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Nancy Allinson

Nancy AllinsonThe Brains

in the clinic with the red door
next to Chambers Funeral Home
are waiting for the doctor
to fluff them up
as if they are feather pillows,
to calm them down
as if they are babies who need bottles.

These brains sit, rock and drool,
these brains suck on cigarette sticks
as if they are lollipops,
these brains nod off and wake up
with the jolt of a cramped neck.
These brains shake with palsy
have faces that are more like masks,
as if the happy clown face has dripped off
and the face of the other clown appears.

These brains used to talk to each other,
now they wait for the good doctor
who has two glass jars,
one with hard candies,
the other with syringes,
and stacks of Medicare forms on his desk.

Not all the brains get depressed,
not all of them take drugs by needle,
not all are here at the clinic
with the red door next to Chambers Funeral Home.

The Potomac Review, Fall 2003

Ghazal for Mother

You are preparing me for our final visit.
You wait for me to speak when I come to visit.

Today you tell me it hurts when you swallow.
You say you are not ready to die when I come to visit.

We whisper prayers together in broad daylight.
Your memories of the words come to visit.

Last night I tossed and turned on my old mattress.
Dreams of buying a new bed came to visit.

Nancy, you are no longer a child.
Do not blame an old bed when fear comes to visit.


There's a spindle moon tonight
shuttered from view.
I enter your room

find you sleeping.
I lean over your bed
rub your warm shoulder,
watch you open your eyes.

There's a slip of a moon tonight,
like the silver wave brushing your forehead.

I pick a few strands
off the dark sleeve of your gown,
so easy to flick it away.

Your youth is in the photo
on the night table:
thick auburn hair
all swept up in a chignon,
your face is full.

Now your hair seems to wane,
I can see the curve of your skull
when I look close.

At your asking,
I turn the handle at the foot of the bed,
so icy in my hands--
I roll you up so we can sit together.

We are both safe now.
The spindle moon is still far away.
I don't even turn on the light.

Soft Landing on Eros

"The NEAR spacecraft made the first landing on an asteroid, some 196 million
miles from earth." The Washington Post, February 13, 2001

If I could make myself light
enough, let's say, half an ounce,
if I were brave enough,
to touch the sunlit side
of your potato face,
there's an 85% chance
I'd get it right.
Just settle in gently
on your pockmarked forehead
at the speed of two miles per hour.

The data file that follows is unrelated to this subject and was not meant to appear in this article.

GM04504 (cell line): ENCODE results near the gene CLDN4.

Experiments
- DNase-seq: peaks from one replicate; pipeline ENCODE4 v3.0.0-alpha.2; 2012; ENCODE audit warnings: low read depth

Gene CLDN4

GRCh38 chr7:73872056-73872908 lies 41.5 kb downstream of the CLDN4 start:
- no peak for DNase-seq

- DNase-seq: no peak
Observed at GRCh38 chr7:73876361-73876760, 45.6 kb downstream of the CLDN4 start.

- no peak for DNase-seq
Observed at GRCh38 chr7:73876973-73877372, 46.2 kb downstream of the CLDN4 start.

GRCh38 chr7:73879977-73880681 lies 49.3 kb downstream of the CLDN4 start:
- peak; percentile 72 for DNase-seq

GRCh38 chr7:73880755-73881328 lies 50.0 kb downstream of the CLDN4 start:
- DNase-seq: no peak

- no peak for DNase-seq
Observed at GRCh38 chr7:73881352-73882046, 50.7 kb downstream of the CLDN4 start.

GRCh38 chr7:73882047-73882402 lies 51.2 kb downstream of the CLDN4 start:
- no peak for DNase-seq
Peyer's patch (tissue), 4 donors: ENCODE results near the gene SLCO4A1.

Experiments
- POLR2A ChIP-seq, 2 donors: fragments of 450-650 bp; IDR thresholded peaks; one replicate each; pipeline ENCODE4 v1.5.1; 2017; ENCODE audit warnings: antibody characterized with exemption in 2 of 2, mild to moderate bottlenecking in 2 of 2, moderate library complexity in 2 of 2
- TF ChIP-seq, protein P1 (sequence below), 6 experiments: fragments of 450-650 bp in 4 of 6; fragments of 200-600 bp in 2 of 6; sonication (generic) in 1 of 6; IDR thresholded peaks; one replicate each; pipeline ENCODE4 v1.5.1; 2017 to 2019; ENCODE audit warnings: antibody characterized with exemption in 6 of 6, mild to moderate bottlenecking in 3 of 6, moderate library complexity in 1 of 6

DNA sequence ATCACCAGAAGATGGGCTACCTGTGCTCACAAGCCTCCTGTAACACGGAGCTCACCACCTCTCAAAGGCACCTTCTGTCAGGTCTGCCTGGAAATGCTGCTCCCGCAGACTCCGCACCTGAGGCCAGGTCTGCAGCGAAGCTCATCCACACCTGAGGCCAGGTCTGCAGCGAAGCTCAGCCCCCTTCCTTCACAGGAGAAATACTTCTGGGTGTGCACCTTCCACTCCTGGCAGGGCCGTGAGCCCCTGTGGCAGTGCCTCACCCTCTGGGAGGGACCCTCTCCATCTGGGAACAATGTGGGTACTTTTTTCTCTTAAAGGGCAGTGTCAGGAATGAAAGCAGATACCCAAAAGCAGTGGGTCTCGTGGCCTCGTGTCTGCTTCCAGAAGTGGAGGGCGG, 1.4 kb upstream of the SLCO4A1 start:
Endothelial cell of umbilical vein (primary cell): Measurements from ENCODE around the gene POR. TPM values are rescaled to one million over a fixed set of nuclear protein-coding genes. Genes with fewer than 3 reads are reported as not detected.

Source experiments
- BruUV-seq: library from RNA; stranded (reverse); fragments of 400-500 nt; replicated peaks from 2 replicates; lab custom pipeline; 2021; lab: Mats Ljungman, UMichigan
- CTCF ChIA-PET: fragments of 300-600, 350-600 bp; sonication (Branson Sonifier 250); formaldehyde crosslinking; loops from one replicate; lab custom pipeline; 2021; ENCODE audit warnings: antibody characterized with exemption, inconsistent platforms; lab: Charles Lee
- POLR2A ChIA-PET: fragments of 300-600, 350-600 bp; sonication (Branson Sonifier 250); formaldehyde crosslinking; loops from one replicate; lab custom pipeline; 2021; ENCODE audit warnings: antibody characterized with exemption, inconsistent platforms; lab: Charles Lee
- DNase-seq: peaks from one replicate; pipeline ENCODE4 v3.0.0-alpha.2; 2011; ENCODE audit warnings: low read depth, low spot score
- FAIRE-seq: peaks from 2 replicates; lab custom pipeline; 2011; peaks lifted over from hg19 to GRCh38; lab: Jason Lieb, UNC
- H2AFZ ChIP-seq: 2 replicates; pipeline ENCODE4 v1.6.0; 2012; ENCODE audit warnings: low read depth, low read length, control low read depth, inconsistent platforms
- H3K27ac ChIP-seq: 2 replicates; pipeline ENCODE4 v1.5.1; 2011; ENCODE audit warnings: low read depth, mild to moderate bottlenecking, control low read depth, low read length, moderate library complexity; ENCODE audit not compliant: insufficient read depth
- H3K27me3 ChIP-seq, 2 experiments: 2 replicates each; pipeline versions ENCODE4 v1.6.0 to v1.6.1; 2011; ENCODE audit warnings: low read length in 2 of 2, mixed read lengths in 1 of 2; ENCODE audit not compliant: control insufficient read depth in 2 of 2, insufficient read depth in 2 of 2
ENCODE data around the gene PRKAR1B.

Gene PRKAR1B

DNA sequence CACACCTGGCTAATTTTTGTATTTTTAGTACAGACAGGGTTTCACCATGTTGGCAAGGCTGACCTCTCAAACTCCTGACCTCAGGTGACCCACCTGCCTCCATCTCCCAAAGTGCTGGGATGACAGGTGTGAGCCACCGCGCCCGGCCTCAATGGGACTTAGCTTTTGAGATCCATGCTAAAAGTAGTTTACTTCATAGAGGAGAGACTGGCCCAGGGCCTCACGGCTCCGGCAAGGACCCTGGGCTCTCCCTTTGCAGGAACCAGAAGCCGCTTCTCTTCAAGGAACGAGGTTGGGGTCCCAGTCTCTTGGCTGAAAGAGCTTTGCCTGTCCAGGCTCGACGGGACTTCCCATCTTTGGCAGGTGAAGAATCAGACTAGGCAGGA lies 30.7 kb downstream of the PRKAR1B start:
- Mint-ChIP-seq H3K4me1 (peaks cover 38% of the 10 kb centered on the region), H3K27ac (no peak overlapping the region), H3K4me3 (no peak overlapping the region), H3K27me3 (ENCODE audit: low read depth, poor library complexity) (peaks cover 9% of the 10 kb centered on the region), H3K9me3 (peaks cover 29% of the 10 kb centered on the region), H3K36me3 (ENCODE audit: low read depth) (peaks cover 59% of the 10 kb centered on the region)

For one who likes to move fast,
I could easily end up as a flattened
bottle cap,
or worse yet,
find myself buried deep
in your ground.
If I could only risk that 15%,
I'd be able to see into your
depths and barriers,
go beyond the rubble
that most take for granted
as you.
I could see your gamma rays,
maybe feel your electricity,
get a sense for how warm
you are, or, how cold.
Maybe, I'd get to probe
beneath the many shadows
to find your heart.
What I fear is seeing your face--
not the one I've seen in photos.
I could decide to return,
roam the earth I know.
What I fear more than crashing,
is not letting go of the orbit
where I've been comfortable
for a whole year now.

Castello di Montefugoni at Night

Tuscany, October 1998

I've gotten as far as the stone lion.
It's dark already.
If I talk to myself
I'm not alone:
you can find your way,
just walk back up the hill,
and up the stairs.
I'm on the terrace now,
but wait, wait,
I'm lured down
down into a grotto,
walls dripping
rotting plaster,
mirrors hang dark on the walls,
I can't even see myself.
Two stone frogs stand guard.
There's a woman,
no, just a statue,
she's smiling, looks up,
lost in some secret pleasure,
holds a child's hand,
let's go of another.
Clad in rags, breasts free,
she can't leave.
A man below her holds a club.
I stand on a Star of David
broken points that lead nowhere.

I want to find my room,
I'm so tired,
sit down and close my eyes,
tell myself over and over,
all you have to do is walk up the stairs
to the Italian garden,
up the stairs
to the Italian garden,

I can't stop walking,
corners filled with broken pieces,
terra cotta hidden in cellars below,
never finding my own room.
I walk farther out into the orchards,
meet cypress trees, their stiffened bodies
tall, rising in the dark.

Nancy Allinson is president of Federal Poets and one of the 2002 Winners of the "Bethesda 8 Trolley" Poetry Benches Competion. Her poems have appeared in Minimus, Potomac Review, Poet Lore, and elsewhere. She has a Masters of Arts in Education and Human Development from GWU and works in the area of human resources development at the Environmental Protection Agency.